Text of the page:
(Reuters) - Brooks Koepka does not sound too concerned about whether he wins the PGA Tour’s Byron Nelson tournament this week as long as leaves the Big D for the Big Apple with his game in good shape.
Koepka is the best player in a relatively thin field at the PGA Tour event at Trinity Forest Golf Course in Dallas starting on Thursday.
Most of the big boys are taking the week off to tune-up at home before heading to New York next week for the PGA Championship.
But world number three Koepka, who will defend his title at Bethpage Black on Long Island, prefers to play his way into major championships.
“I usually play the week before a major. It’s worked for me,” the 29-year-old American told reporters on Tuesday.
“You don’t need to play that great. I like building a little bit of rhythm, finding my game, figuring out how to score, how to manage my game.”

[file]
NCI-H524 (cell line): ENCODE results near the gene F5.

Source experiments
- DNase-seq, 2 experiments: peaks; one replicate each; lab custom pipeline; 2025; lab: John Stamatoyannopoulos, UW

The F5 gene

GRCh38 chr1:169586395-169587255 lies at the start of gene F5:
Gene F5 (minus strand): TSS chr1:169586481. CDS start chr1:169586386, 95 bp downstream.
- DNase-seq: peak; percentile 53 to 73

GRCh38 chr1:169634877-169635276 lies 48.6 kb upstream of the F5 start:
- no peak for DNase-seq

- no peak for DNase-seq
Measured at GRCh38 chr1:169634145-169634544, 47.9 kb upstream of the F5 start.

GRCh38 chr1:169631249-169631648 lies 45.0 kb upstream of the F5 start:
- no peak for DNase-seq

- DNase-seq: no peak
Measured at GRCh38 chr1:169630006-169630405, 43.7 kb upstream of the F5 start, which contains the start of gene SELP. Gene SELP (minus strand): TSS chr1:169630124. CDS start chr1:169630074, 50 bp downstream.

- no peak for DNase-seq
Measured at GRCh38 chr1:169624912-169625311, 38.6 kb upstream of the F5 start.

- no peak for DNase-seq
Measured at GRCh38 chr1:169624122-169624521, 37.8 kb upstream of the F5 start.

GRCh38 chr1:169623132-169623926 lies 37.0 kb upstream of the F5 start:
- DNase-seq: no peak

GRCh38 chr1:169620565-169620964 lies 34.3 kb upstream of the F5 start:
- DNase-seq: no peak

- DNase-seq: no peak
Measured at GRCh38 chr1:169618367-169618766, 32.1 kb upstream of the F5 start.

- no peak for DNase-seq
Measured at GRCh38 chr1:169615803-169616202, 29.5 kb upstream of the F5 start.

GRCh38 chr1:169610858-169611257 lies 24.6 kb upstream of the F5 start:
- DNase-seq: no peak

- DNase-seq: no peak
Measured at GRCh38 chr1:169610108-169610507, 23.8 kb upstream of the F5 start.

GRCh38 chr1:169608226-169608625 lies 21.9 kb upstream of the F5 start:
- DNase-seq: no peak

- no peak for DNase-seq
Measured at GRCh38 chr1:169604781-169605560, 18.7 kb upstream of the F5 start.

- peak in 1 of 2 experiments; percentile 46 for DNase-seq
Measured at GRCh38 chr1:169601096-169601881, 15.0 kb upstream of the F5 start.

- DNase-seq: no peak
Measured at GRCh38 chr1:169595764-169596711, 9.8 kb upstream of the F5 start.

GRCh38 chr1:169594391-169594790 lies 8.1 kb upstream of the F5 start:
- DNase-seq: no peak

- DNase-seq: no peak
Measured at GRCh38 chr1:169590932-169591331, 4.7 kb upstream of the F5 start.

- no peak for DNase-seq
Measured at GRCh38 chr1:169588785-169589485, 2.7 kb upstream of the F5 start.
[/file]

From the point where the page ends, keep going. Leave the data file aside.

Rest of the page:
Koepka has had the Wanamaker Trophy in his possession for only nine months since holding off Tiger Woods and Adam Scott to win the PGA Championship at Bellerive in St. Louis last August.
It was the final time the event would be played in the heat of summer before moving to the May date that makes it the second major championship of the year instead of the last.
The Masters was held in April, while the U.S. Open will be played in June and the British Open in July.
Koepka came close to making it three major wins in four starts when he finished only a stroke behind Woods at the Masters, despite a double-bogey at the par-three 12th at Augusta National in the final round.
Even with that near-miss, he still has three major titles to his name — the 2017 and 2018 U.S. Opens as well as last year’s PGA.
Another prominent player at the Byron Nelson this week is three-times major champion Jordan Spieth, a local hero who lately has fallen on lean times.
A tie for 21st at the Masters was his best result of the year and Spieth has slipped to 39th in the world, his lowest ranking since he burst onto the tour in 2013.
As popular as Spieth is in his home city, perhaps the biggest gallery this week will flock to watch Tony Romo, the retired former Dallas Cowboys quarterback who remains a beloved figure in north Texas.
Never mind that he is a 10,000-1 shot to take the title.
Reporting by Andrew Both in Cary, North Carolina